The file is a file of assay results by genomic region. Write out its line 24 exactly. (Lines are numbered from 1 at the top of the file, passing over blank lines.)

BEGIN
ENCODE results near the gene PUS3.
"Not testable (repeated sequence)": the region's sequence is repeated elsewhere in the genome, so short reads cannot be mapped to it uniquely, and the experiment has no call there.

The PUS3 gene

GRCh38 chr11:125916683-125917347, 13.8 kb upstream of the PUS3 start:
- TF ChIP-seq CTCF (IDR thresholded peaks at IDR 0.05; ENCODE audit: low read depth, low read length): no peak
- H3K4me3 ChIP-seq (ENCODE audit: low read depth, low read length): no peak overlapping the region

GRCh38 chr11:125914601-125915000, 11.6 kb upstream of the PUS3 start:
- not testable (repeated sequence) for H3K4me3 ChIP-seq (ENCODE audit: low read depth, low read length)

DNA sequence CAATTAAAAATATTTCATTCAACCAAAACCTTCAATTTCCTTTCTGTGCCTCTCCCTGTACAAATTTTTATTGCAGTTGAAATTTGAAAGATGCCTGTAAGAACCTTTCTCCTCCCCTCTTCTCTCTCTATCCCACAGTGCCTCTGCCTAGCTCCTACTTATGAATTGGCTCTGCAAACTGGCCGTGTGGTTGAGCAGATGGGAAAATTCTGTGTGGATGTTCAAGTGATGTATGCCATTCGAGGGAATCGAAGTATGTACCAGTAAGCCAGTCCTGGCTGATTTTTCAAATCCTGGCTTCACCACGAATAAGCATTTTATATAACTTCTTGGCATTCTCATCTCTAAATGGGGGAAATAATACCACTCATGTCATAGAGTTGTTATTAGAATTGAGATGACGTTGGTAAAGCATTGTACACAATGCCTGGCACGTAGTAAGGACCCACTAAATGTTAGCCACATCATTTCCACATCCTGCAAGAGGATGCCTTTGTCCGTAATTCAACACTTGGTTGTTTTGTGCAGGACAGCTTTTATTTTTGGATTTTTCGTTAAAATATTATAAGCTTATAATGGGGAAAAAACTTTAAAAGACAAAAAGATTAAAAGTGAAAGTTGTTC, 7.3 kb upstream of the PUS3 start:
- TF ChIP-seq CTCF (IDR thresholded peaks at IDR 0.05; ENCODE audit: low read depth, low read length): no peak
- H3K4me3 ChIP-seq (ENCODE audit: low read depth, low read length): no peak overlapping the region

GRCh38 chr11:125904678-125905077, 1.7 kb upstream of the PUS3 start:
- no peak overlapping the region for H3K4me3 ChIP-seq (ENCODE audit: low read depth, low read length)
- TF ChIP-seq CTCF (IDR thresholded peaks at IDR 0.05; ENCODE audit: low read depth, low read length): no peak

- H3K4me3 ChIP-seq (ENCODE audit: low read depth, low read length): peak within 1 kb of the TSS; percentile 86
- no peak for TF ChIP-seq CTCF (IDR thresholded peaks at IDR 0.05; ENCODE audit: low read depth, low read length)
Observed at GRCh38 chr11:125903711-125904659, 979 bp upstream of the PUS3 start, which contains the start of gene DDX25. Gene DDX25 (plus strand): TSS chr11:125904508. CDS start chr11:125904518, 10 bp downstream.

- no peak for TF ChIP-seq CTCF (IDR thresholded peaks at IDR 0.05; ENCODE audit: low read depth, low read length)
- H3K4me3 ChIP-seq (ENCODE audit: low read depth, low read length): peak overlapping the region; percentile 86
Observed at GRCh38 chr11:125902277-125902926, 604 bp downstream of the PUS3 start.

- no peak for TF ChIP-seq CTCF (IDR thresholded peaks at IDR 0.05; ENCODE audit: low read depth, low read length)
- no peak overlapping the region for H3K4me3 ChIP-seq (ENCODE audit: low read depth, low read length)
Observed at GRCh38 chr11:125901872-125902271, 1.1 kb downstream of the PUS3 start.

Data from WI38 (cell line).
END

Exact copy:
Data from WI38 (cell line).